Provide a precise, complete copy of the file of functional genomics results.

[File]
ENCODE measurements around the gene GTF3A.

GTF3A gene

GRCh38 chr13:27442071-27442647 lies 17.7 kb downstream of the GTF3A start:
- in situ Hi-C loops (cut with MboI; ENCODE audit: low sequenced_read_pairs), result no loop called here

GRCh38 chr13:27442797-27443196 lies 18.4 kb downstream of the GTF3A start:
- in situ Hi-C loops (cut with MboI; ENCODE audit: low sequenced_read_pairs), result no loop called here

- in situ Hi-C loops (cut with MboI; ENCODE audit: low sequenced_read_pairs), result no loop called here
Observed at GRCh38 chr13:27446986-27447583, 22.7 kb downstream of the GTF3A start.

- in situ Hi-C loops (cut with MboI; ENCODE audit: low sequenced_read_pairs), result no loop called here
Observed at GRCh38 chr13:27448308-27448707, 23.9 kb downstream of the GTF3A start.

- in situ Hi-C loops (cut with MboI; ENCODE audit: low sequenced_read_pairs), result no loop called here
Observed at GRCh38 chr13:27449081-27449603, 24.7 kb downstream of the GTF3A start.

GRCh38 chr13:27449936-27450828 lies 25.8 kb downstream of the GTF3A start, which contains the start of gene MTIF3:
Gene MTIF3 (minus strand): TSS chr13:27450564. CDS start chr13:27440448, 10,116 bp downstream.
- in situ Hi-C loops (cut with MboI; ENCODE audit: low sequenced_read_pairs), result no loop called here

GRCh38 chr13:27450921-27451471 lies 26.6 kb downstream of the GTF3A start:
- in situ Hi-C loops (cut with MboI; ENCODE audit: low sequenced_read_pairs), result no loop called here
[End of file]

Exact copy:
ENCODE measurements around the gene GTF3A.

GTF3A gene

GRCh38 chr13:27442071-27442647 lies 17.7 kb downstream of the GTF3A start:
- in situ Hi-C loops (cut with MboI; ENCODE audit: low sequenced_read_pairs), result no loop called here

GRCh38 chr13:27442797-27443196 lies 18.4 kb downstream of the GTF3A start:
- in situ Hi-C loops (cut with MboI; ENCODE audit: low sequenced_read_pairs), result no loop called here

- in situ Hi-C loops (cut with MboI; ENCODE audit: low sequenced_read_pairs), result no loop called here
Observed at GRCh38 chr13:27446986-27447583, 22.7 kb downstream of the GTF3A start.

- in situ Hi-C loops (cut with MboI; ENCODE audit: low sequenced_read_pairs), result no loop called here
Observed at GRCh38 chr13:27448308-27448707, 23.9 kb downstream of the GTF3A start.

- in situ Hi-C loops (cut with MboI; ENCODE audit: low sequenced_read_pairs), result no loop called here
Observed at GRCh38 chr13:27449081-27449603, 24.7 kb downstream of the GTF3A start.

GRCh38 chr13:27449936-27450828 lies 25.8 kb downstream of the GTF3A start, which contains the start of gene MTIF3:
Gene MTIF3 (minus strand): TSS chr13:27450564. CDS start chr13:27440448, 10,116 bp downstream.
- in situ Hi-C loops (cut with MboI; ENCODE audit: low sequenced_read_pairs), result no loop called here

GRCh38 chr13:27450921-27451471 lies 26.6 kb downstream of the GTF3A start:
- in situ Hi-C loops (cut with MboI; ENCODE audit: low sequenced_read_pairs), result no loop called here